What is your personal assessment: How can this situation be improved in the long term, also beyond the GIZ project?
Manuel: We believe that education is, as Green and Preston show, only indirectly relevant. To improve social cohesion in Sri Lanka in the long run, we think it is vital for the government to continue its commitment to justice. Moreover, we think (and this also came out in the interview with the Sri Lankan professor) that it is important to get representatives of all societal groups to come together and work on a plan to integrate the society. We believe that the plan should also include effective elements to foster equity among Sri Lankans.
Salma: To elaborate on that, one of the tools that could bring people together is currently not well taken advantage of: the media. The media could play an active role in integrating different societal groups and help promote and cultivate a common citizenship. Currently, however, channels and broadcasts are exclusive to particular linguistic segments of the society.
In comparison to Sri Lanka: What is the situation in Germany regarding education in relation to social cohesion?
Manuel: While education was once a strong element to build nations, its role was later reconsidered and considerably weakened, especially after World War II. However, Germany, like many developed countries, faces increasing levels of individualisation and education is seen once again as a way to promote social cohesion (largely based on the findings of Putnam). Furthermore, there is a discourse about “Bildungslandschaften” in Germany. Education, especially seen as educational landscapes, is more and more often linked to neighbourhood development programmes such as “Soziale Stadt”. We think this approach can be fruitful, which is also why we included it as one of our recommendations.
“Formal as well as informal education is an essential part of living a fulfilling life”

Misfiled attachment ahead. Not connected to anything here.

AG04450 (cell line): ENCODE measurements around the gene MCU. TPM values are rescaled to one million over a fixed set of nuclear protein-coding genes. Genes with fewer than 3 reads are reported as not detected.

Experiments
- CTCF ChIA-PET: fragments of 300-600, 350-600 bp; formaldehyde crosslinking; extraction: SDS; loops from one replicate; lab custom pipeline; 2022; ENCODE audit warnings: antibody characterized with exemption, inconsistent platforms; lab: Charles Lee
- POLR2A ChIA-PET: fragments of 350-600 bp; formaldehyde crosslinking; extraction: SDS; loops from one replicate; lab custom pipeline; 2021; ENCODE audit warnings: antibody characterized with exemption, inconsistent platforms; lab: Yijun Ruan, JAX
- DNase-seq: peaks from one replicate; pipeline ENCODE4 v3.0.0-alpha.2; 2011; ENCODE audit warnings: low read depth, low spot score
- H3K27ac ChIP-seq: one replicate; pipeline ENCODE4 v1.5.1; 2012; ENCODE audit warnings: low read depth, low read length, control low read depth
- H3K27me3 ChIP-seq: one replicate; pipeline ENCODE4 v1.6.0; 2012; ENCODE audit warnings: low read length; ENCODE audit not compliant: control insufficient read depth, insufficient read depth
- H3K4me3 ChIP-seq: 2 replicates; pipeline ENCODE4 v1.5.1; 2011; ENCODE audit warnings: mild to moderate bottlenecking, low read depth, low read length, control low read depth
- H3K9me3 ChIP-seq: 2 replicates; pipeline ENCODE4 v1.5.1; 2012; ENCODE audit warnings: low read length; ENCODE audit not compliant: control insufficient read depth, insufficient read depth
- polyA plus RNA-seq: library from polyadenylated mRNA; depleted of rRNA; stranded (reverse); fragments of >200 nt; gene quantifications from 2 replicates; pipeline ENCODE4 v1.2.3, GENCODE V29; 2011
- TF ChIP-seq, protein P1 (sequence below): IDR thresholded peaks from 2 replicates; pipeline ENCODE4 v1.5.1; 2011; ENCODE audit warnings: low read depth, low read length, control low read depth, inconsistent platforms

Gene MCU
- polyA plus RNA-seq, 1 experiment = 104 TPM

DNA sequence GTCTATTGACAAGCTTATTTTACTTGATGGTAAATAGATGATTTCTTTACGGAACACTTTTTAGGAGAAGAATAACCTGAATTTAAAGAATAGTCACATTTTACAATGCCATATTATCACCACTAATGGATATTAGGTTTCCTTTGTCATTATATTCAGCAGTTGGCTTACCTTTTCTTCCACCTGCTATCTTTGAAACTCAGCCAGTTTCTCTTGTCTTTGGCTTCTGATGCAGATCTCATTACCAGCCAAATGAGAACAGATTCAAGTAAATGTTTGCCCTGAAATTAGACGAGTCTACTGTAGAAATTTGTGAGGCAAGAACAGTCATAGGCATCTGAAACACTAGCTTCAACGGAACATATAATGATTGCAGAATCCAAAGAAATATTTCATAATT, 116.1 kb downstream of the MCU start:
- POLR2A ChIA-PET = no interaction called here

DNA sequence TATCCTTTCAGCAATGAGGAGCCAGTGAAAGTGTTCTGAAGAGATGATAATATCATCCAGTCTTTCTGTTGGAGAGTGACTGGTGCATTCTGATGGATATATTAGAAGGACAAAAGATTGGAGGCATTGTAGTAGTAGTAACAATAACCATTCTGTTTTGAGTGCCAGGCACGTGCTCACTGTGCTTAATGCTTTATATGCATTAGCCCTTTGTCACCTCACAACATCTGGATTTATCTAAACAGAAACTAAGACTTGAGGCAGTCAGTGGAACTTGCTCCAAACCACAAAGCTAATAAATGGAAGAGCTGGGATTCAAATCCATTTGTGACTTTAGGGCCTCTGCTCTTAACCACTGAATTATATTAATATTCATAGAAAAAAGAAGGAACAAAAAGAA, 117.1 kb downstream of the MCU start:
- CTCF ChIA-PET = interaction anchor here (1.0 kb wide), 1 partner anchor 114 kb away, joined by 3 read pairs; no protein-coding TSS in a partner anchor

How important is education for you personally?
Salma: I think education is an essential part of living a fulfilling life. And by that I mean both formal and informal education. By the time I turned 16, I had attended six different schools in four countries and I feel very lucky for the experience. For me, gaining new knowledge and meeting new people gives me energy and meaning to my life, and so do the long discussions I have with my friends and family, my grandparents especially. But then again, where and how does anyone learn? In school, through books and the people they talk to! In some way we are what we learn, I guess. So that seems pretty important to me.
Manuel: I agree with Salma and maybe want to add that education, in my opinion, has no end. I feel the more I learn, the more curious I become, up to the point where I feel overwhelmed by what I do not know (yet). I realised that in those moments it is important to relax and let my thoughts wander, since during this “day dreaming” I can connect to my creativity and let education become productive. Which may link a bit to a course like “Between Lecture Hall and Project Work” – it is about the in between, the swinging back and forth between learning and creating.
The first prize of “Between Lecture Hall and Project Work” was a GIZ internship. What are your plans for the future?
Salma: Well, the reason I chose the master’s programme that I am doing now is because I wanted to look at cities and people from another perspective. Having been brought up in different countries around the world, I am fascinated by the complexity and diversity of cities. I am already looking forward to the experience I will gain during the internship at GIZ offered to us, as I can definitely see myself working for international development and with international organisations in the future.
Manuel: In the near future, over the next year, I will continue and finish my Master of Science in Cairo, Egypt, an experience I am looking forward to. Afterwards I would like to work for international development, which is why I am very happy to have been offered an internship at GIZ. I would also like to work for the UN, or possibly an NGO operating in this field. After some years of practical experience, however, I intend to do a doctorate. I think that I not only want to see change in the world and contribute to bringing it about, but also want variety in my life.
Community discussion on Lifelong Learning